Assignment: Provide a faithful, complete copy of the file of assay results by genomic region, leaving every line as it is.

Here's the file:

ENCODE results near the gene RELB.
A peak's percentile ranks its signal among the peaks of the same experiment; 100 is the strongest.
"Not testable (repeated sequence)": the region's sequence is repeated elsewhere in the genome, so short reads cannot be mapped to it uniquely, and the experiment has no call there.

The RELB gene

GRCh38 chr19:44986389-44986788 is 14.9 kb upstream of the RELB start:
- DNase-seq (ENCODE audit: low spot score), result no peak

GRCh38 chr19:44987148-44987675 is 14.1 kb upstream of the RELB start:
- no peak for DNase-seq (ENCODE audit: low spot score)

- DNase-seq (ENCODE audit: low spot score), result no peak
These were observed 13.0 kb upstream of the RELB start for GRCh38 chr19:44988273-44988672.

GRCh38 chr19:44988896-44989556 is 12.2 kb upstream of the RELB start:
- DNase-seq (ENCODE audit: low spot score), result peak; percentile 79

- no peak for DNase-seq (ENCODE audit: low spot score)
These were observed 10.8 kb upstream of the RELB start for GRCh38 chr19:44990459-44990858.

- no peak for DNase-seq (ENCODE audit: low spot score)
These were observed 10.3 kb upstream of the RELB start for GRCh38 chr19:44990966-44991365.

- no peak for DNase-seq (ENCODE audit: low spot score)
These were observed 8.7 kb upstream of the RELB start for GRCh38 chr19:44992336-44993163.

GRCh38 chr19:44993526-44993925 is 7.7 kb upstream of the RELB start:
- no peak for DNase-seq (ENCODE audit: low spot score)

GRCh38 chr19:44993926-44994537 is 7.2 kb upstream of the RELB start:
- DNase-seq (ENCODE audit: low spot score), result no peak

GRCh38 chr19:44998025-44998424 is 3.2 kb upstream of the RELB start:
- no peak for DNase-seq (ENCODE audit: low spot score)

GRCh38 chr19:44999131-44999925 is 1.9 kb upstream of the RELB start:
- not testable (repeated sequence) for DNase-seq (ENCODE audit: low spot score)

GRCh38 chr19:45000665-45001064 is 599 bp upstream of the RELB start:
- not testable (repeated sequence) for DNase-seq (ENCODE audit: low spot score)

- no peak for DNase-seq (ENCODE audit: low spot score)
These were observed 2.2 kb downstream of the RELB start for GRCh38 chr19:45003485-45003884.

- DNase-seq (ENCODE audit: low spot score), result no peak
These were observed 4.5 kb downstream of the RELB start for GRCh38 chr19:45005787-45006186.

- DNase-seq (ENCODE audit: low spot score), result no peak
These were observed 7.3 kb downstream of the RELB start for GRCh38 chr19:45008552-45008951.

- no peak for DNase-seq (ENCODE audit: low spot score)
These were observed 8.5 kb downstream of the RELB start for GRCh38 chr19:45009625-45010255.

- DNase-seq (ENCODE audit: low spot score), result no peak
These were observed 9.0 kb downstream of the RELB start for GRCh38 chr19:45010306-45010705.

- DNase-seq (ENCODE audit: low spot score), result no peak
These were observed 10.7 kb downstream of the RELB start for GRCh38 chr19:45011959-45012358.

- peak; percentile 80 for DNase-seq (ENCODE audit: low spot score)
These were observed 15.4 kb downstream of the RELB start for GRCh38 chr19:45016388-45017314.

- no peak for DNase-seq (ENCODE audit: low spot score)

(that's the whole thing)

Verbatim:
ENCODE results near the gene RELB.
A peak's percentile ranks its signal among the peaks of the same experiment; 100 is the strongest.
"Not testable (repeated sequence)": the region's sequence is repeated elsewhere in the genome, so short reads cannot be mapped to it uniquely, and the experiment has no call there.

The RELB gene

GRCh38 chr19:44986389-44986788 is 14.9 kb upstream of the RELB start:
- DNase-seq (ENCODE audit: low spot score), result no peak

GRCh38 chr19:44987148-44987675 is 14.1 kb upstream of the RELB start:
- no peak for DNase-seq (ENCODE audit: low spot score)

- DNase-seq (ENCODE audit: low spot score), result no peak
These were observed 13.0 kb upstream of the RELB start for GRCh38 chr19:44988273-44988672.

GRCh38 chr19:44988896-44989556 is 12.2 kb upstream of the RELB start:
- DNase-seq (ENCODE audit: low spot score), result peak; percentile 79

- no peak for DNase-seq (ENCODE audit: low spot score)
These were observed 10.8 kb upstream of the RELB start for GRCh38 chr19:44990459-44990858.

- no peak for DNase-seq (ENCODE audit: low spot score)
These were observed 10.3 kb upstream of the RELB start for GRCh38 chr19:44990966-44991365.

- no peak for DNase-seq (ENCODE audit: low spot score)
These were observed 8.7 kb upstream of the RELB start for GRCh38 chr19:44992336-44993163.

GRCh38 chr19:44993526-44993925 is 7.7 kb upstream of the RELB start:
- no peak for DNase-seq (ENCODE audit: low spot score)

GRCh38 chr19:44993926-44994537 is 7.2 kb upstream of the RELB start:
- DNase-seq (ENCODE audit: low spot score), result no peak

GRCh38 chr19:44998025-44998424 is 3.2 kb upstream of the RELB start:
- no peak for DNase-seq (ENCODE audit: low spot score)

GRCh38 chr19:44999131-44999925 is 1.9 kb upstream of the RELB start:
- not testable (repeated sequence) for DNase-seq (ENCODE audit: low spot score)

GRCh38 chr19:45000665-45001064 is 599 bp upstream of the RELB start:
- not testable (repeated sequence) for DNase-seq (ENCODE audit: low spot score)

- no peak for DNase-seq (ENCODE audit: low spot score)
These were observed 2.2 kb downstream of the RELB start for GRCh38 chr19:45003485-45003884.

- DNase-seq (ENCODE audit: low spot score), result no peak
These were observed 4.5 kb downstream of the RELB start for GRCh38 chr19:45005787-45006186.

- DNase-seq (ENCODE audit: low spot score), result no peak
These were observed 7.3 kb downstream of the RELB start for GRCh38 chr19:45008552-45008951.

- no peak for DNase-seq (ENCODE audit: low spot score)
These were observed 8.5 kb downstream of the RELB start for GRCh38 chr19:45009625-45010255.

- DNase-seq (ENCODE audit: low spot score), result no peak
These were observed 9.0 kb downstream of the RELB start for GRCh38 chr19:45010306-45010705.

- DNase-seq (ENCODE audit: low spot score), result no peak
These were observed 10.7 kb downstream of the RELB start for GRCh38 chr19:45011959-45012358.

- peak; percentile 80 for DNase-seq (ENCODE audit: low spot score)
These were observed 15.4 kb downstream of the RELB start for GRCh38 chr19:45016388-45017314.

- no peak for DNase-seq (ENCODE audit: low spot score)